Pickford Bandana

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Pickford was one of the most fun and satisfying patterns I’ve designed. Back in November, I started noodling around with the idea of a bandana cowl. Looking around at Ravelry at some of my favorite designs like Zuzu’s Petals and Starshower, I was surprised at the construction; they all start by knitting flat, then joining for knitting in the round once the shawl-in-progress is wide enough to fit comfortably around the neck. This creates basically shawls that  are fastened in the back, which is exactly what they were going for.

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That construction creates a shawl-like project that starts low on the neck and lies flatter on the chest. My neck is always cold and feels vulnerable, so I wanted my design to go up a little higher, keeping the neck warm, but not being tight. Even though I like my neck warm, I can’t stand anything tight, which makes me odd, I know.

Starting from a cowl construction instead of a shawl construction seemed like the best angle, and would be much simpler to knit. But it needed to get wider at the bottom for comfort and to create the bandana shape I wanted.

The first iteration of the pattern featured increases at the “point” every round, which made it pontier. I liked that one, and it’ll be coming out as a new pattern soon, but I wanted to try something subtler (if you visited us at Vogue Knitting Live New York, it was a sample in the Impressionist section of the booth). The next try increased every other round, and I liked that, too, (it’s the Over the Rainbow cowl I wear pretty much every day, and at the Knitting Pipeline Retreat), but the Pickford version made just the bandana cowl shape I envisioned for a worsted-weight cowl.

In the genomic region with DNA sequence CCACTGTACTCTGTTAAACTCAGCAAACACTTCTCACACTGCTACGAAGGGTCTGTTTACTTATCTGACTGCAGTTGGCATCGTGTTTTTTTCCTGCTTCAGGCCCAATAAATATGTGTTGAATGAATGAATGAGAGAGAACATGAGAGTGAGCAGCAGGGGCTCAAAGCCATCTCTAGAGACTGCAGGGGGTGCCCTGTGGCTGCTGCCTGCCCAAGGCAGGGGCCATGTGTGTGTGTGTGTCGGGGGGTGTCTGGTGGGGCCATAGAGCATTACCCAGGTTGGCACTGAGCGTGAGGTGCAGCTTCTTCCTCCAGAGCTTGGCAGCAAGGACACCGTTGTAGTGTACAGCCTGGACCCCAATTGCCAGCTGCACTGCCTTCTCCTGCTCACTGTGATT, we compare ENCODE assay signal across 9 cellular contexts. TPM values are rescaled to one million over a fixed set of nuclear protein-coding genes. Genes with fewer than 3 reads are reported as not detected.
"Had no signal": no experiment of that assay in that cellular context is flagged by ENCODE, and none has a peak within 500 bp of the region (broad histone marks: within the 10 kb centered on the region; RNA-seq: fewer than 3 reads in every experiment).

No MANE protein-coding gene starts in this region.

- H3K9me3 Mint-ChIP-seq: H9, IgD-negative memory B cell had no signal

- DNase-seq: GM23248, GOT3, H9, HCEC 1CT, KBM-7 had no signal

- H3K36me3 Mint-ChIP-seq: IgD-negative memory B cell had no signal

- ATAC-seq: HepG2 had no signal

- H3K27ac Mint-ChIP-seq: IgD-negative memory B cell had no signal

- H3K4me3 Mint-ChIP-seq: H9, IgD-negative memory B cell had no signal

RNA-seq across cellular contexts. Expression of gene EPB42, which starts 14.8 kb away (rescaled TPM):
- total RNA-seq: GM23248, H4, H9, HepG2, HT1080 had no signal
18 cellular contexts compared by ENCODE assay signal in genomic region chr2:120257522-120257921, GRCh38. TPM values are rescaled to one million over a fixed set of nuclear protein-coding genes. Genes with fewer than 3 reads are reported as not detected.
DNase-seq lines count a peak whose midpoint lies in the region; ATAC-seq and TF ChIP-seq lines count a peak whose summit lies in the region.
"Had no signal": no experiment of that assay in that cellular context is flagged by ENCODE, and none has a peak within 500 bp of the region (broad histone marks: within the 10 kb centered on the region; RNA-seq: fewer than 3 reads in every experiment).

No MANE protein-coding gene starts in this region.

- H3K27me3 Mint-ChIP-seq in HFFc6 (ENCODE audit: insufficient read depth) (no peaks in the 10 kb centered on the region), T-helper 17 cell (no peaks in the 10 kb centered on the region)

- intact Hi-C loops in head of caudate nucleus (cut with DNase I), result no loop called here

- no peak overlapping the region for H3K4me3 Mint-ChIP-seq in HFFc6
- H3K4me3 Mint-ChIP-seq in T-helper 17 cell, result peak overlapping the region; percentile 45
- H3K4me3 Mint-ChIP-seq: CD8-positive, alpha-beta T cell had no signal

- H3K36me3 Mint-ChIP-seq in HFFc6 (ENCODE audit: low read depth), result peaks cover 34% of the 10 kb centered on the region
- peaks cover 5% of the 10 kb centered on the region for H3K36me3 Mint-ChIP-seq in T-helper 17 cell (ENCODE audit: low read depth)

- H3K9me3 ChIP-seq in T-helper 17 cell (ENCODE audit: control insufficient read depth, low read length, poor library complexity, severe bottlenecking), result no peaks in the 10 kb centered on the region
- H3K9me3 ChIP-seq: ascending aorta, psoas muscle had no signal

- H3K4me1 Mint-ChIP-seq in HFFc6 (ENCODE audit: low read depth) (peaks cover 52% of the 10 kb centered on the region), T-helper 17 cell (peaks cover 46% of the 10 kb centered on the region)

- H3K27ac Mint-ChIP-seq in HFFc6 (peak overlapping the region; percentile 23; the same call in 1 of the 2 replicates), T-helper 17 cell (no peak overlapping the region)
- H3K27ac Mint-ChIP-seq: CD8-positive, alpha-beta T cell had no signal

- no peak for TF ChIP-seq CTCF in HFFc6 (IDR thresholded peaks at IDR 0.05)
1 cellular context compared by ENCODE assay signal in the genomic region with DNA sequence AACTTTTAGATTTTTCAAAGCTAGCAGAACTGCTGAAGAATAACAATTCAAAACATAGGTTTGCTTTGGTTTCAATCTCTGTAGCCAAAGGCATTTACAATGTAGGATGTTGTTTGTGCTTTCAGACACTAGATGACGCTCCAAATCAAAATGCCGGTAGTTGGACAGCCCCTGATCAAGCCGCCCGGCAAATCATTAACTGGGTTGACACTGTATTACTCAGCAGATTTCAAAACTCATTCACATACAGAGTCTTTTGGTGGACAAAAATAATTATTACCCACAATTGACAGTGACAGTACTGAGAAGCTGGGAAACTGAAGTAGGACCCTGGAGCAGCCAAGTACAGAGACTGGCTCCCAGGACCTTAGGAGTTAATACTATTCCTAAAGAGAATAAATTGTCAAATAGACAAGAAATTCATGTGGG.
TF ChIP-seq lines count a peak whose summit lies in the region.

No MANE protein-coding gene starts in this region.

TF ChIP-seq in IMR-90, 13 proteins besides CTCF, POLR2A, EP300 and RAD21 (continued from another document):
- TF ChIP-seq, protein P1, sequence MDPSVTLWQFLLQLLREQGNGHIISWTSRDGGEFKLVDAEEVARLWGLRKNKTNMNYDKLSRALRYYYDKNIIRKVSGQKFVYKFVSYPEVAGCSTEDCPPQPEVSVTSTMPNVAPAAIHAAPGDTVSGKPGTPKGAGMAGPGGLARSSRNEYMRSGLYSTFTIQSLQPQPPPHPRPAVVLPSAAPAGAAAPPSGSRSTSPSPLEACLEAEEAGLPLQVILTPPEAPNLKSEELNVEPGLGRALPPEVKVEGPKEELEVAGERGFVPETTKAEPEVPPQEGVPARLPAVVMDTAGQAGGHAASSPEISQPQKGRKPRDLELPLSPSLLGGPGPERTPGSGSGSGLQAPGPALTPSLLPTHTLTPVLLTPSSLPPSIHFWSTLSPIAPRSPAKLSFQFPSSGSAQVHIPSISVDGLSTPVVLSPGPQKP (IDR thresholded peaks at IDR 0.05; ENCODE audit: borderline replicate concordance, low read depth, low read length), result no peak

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This created just the warm, yet drapey and easy-to-knit cowl I had hoped for all along!

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Test knitter Alane made a darling Pickford  and gave me excellent pattern feedback. Thanks, Alane!

I love this construction so much, I’ve already got a lacy spring version on the needles. I hope you enjoy it, too!

Happy knitting,

Jaala

 

Japanese Stitch Dictionaries

IMG_5596[1]For my birthday, the thoughtful Mr. Knitcircus gifted me this Japanese Stitch Dictionary, and I’ve been poring over every page! This is my second Japanese Stitch Dictionary; the first contains 300 stitches. It’s been one of my most treasured possessions since I got it a couple of years ago.

So what’s the fuss about Japanese Stitch Dictionaries, you may ask. Why get a book in a language you can’t even read? Why are these books sought after by designers even though they’re way more expensive than perfectly good stitch dictionaries like these? It’s true, there are wonderful books out there, starting with Barbara Walker’s Treasuries on up to Melissa Leapman’s recent volume The Knit Stitch Handbook. Well, my knitting friends, I’ll answer all these questions and more!

First, the wonder of Japanese Stitch Dictionaries is that you don’t need to be able to read Japanese to learn how to work the stitches. They include detailed and ingeniously understandable illustrations of every single symbol used in the charts. My first book has them all in their own section at the back, and the new one even more helpfully starts with knit and purl, then groups the whole book so that every section including a new symbol is grouped together so that you can add understanding as you go. The instruction below shows you how to work a lifted stitch.

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The charts in Japanese knitting books are the envy of designers everywhere. According to designers I’ve spoken with, whole country has a standardized chart system, so every chart uses the same symbols the same way. How much easier would it be if we could do that?! They have also come up with representations that, by and large, show how the stitch will look when finished.

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One thing I found fascinating about this new book was discovering that the slanted stitches shown above aren’t k2tog and ssk as they normally would be in the US. They indicate that the presence of a decrease causes those stitches to slant in a certain direction, making it much clearer from the chart what your knitted fabric will look like.